You mean like the Taiwan Folk Village outside Changhua? Or the Taichung Folklore park? Or even the Youth Activity Centre in Kenting with its Fujian style design complex?

[quote=“daltongang”][quote=“Maoman”]There is a famous dance studio on Zhongshan Road Section 2 that had been slated to receive a historical designation, which would have entitled it to a complete renovation. SOme developers were not too happy about this and the building was “mysteriously” burned to the ground one night. Mayor Ma was pissed and the Taipei City Government was directed to rebuild the whole thing in the same style, with original techniques and materials, where possible.

You can see this building now at Zhongshan Road, Section 2, Lane 48, #10. It’s just up the road from SPOT, the former US Ambassador’s residence, and very close to the new Zhongshan Community Sports Centre.[/quote]
Where is Zhongshan Rd. Maoman?[/quote]
Huh? :s Are you serious? I thought you lived in Taipei…

Or is this a pinyin issue? Don’t you know that HP is the ONLY romanization system for Taipei?

[quote=“Maoman”]
Huh? :s Are you serious? I thought you lived in Taipei…

Or is this a pinyin issue? Don’t you know that HP is the ONLY romanization system for Taipei?[/quote]

It’s an issue of there is no such road in taipei i’m aware of and i want to be sure before i head over there :slight_smile: I guess Zhongshan North Road? hope the pinyin is correct there, WISEASS :slight_smile:

I live in one of these old Japanese houses, and it’s a shithole. A Taiwanese friend came over last night and was so impressed - he actually called it high-class. How anything this badly built could be considered high-class, I don’t know. It makes me afraid to ask what kind of place he was raised in - a barn, maybe, or a cardboard shack under the bridge.
Problems: it leaks badly when it rains; it is unbearably hot in the summer; it has open sewers !!! - I mean it: there is an open gutter running from the bathroom to the sewer drain out in the street; this means that the place stinks to high heaven, especially in the summer; the original construction was terrible - it looks kind of cool, but honestly I think I could bang together a few boards with more skill than the original builders; everything is rotting or going moldy; anything modern is a casual afterthought, and so very badly installed - ie. the (exposed) wiring, because when it was built they didn’t have electricity, the plumbing (as mentioned above); it’s nice to have a yard, but since there is an open sewer running through it, this detracts slightly from the ambiance.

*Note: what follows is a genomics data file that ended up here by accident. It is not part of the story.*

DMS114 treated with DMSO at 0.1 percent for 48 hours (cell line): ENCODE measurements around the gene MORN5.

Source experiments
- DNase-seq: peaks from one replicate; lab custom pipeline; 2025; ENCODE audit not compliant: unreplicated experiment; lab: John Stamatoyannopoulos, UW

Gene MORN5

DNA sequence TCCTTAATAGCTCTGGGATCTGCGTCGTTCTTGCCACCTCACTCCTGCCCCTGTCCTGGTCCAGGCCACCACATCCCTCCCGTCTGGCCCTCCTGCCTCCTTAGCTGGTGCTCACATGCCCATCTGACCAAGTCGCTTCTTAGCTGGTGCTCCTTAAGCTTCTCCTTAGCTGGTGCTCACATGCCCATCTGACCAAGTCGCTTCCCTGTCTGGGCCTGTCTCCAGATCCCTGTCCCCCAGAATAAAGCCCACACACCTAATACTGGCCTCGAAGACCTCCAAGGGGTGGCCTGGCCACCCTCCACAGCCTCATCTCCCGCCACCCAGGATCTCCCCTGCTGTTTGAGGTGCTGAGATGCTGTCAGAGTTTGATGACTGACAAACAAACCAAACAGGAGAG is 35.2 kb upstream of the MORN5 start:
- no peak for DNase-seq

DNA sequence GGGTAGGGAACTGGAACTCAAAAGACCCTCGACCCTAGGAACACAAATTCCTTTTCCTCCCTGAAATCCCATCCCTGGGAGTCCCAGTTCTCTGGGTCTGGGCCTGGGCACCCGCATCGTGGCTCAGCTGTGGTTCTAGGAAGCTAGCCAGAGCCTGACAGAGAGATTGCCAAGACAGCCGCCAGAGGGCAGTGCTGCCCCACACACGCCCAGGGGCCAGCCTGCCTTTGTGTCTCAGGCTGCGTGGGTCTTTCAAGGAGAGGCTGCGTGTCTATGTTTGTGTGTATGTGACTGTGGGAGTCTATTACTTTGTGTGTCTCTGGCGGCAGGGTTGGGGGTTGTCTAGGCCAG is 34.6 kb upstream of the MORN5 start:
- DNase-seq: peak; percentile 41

I honestly don’t think it’s worth preserving, and I am usually in favor of preserving old buildings. In this case, the original construction is of such poor quality that I don’t think it is really a heritage building, it’s just old. We wouldn’t bother preserving slum dwellings back home, so why expect the Taiwanese to do so here?

I suppose that explains a lot about the Japanese.

I recommend some villages of old Japanese houses:

  1. Lin-Tian- Shan (林田山) in Hualian:
    You may find a few pictures on this page. (Sorry, it

Many of the Japanese era houses were dorms for Japanese civil servants and thus became the property of the KMT. Japanese archetecture was targeted for demolition for being an ugly reminder, not to locals, but to Chinese of the war against Japan. Many of the shinto shrines were also replaces whith “Chinese” temples. The buildings are also located in high rent districts and thus the property value is deemed preferable to aesthetic value.
The dorms also house the Chinese who fled with the KMT and occupied the vacated dorms turning them into a Chinese ghetto.

A really interesting area in in Chang Hua near the base of Ba Gua Shan. There is an old community of bank employees complete with Japanese era tennis courts. At the right time you can imagine Japanese bank officials in their whites playing tennis in the back. You can also see where the Japanese policemen would stand to chase away nosey kids. Actually, the base of ba gua shan has a really great shinto prayer room with tatamis.